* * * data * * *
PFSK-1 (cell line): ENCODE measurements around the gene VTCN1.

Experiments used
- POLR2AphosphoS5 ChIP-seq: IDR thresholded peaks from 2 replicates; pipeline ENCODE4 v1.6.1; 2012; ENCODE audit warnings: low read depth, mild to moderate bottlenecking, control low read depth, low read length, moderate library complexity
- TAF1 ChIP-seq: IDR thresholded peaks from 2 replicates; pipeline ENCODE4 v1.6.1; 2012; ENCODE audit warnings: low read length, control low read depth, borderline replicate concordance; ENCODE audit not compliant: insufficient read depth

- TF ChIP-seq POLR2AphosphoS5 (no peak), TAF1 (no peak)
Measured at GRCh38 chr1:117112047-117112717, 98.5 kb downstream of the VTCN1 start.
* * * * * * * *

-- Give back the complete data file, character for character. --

PFSK-1 (cell line): ENCODE measurements around the gene VTCN1.

Experiments used
- POLR2AphosphoS5 ChIP-seq: IDR thresholded peaks from 2 replicates; pipeline ENCODE4 v1.6.1; 2012; ENCODE audit warnings: low read depth, mild to moderate bottlenecking, control low read depth, low read length, moderate library complexity
- TAF1 ChIP-seq: IDR thresholded peaks from 2 replicates; pipeline ENCODE4 v1.6.1; 2012; ENCODE audit warnings: low read length, control low read depth, borderline replicate concordance; ENCODE audit not compliant: insufficient read depth

- TF ChIP-seq POLR2AphosphoS5 (no peak), TAF1 (no peak)
Measured at GRCh38 chr1:117112047-117112717, 98.5 kb downstream of the VTCN1 start.